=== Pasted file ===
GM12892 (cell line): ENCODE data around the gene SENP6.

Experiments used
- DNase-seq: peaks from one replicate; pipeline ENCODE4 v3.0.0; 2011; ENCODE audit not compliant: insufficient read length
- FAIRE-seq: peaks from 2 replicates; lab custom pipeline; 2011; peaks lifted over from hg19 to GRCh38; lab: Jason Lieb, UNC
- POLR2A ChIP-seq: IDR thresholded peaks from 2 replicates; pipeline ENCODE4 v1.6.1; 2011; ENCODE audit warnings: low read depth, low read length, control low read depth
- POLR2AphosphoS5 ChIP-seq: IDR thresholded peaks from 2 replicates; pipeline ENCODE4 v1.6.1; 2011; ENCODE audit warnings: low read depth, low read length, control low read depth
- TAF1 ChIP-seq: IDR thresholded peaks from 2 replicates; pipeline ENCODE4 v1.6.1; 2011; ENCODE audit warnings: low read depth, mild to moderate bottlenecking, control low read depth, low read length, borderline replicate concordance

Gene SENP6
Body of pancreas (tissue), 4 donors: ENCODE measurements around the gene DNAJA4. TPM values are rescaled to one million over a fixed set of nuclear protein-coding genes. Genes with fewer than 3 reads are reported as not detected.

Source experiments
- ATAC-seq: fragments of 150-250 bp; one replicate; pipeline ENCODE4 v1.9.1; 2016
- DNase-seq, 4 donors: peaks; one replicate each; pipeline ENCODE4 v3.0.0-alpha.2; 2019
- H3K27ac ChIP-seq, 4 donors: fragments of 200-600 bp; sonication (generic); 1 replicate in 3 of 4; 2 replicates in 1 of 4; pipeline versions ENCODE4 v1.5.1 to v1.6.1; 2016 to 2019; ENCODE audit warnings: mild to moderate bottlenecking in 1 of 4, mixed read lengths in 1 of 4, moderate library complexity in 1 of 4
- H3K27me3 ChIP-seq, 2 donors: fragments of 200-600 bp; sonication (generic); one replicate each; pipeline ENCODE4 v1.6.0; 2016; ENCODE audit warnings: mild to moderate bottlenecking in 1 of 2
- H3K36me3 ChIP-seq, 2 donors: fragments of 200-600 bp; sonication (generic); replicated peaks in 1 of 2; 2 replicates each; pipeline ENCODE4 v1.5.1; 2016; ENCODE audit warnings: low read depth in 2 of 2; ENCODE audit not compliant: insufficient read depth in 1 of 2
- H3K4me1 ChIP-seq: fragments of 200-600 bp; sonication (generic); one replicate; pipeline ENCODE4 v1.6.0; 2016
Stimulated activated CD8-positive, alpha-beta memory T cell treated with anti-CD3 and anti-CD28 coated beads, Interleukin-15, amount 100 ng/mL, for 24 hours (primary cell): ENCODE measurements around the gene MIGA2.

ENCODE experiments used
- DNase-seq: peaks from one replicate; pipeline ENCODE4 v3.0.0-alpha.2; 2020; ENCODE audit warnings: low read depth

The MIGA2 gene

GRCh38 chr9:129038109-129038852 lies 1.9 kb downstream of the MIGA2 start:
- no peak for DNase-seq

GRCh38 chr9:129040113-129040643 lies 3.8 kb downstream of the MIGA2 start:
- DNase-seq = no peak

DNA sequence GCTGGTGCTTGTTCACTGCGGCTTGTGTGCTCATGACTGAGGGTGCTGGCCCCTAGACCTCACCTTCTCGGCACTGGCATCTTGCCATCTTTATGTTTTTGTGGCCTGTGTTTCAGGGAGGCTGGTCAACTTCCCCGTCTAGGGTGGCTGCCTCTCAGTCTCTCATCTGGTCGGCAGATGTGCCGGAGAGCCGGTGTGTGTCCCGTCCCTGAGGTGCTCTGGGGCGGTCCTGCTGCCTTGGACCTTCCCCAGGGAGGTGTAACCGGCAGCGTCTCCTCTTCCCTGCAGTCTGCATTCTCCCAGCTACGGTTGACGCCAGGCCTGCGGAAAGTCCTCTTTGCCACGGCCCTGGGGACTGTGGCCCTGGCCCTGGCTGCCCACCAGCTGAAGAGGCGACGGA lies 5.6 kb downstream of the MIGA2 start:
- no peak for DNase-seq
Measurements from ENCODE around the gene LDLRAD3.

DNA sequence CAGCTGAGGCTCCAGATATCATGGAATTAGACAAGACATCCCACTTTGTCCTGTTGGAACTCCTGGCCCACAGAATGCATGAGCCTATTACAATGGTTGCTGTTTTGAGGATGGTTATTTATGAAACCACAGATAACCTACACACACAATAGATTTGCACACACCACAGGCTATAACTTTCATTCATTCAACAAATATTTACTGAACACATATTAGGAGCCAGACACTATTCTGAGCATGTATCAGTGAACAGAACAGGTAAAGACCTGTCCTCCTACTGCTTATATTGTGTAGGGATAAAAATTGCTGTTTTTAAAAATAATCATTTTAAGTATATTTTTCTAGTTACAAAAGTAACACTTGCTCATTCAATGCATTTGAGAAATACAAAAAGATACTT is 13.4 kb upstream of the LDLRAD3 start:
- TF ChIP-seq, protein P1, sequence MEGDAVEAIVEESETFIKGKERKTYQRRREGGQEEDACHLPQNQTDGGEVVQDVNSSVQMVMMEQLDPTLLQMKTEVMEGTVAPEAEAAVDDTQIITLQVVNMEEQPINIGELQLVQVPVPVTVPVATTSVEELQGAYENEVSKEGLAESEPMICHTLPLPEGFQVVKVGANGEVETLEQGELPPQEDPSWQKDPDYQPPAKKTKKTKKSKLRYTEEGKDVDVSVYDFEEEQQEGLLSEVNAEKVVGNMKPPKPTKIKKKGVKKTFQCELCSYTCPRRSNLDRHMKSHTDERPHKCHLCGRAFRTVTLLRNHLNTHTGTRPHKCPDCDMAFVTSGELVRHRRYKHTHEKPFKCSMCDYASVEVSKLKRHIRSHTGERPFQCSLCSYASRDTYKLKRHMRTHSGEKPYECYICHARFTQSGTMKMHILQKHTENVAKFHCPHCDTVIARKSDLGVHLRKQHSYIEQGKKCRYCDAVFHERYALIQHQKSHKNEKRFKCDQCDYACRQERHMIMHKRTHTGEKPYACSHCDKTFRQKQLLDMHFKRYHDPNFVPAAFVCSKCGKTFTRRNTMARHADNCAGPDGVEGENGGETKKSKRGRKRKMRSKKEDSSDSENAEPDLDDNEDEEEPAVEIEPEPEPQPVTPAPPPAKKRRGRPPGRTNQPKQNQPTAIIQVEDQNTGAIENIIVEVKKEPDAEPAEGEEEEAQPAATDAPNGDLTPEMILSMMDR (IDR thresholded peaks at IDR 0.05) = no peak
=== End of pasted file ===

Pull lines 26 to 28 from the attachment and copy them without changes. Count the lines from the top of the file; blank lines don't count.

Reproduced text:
- no peak for DNase-seq
Measurements from ENCODE around the gene LDLRAD3.

DNA sequence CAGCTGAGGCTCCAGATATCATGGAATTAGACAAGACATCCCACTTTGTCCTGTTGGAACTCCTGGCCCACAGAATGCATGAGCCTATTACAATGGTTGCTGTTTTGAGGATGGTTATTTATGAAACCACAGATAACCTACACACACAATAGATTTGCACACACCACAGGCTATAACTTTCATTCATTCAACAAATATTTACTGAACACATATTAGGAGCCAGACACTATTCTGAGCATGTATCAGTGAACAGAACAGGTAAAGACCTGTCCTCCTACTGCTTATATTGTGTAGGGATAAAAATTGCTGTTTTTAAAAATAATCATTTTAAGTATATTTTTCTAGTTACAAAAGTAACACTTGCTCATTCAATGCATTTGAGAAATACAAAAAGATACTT is 13.4 kb upstream of the LDLRAD3 start: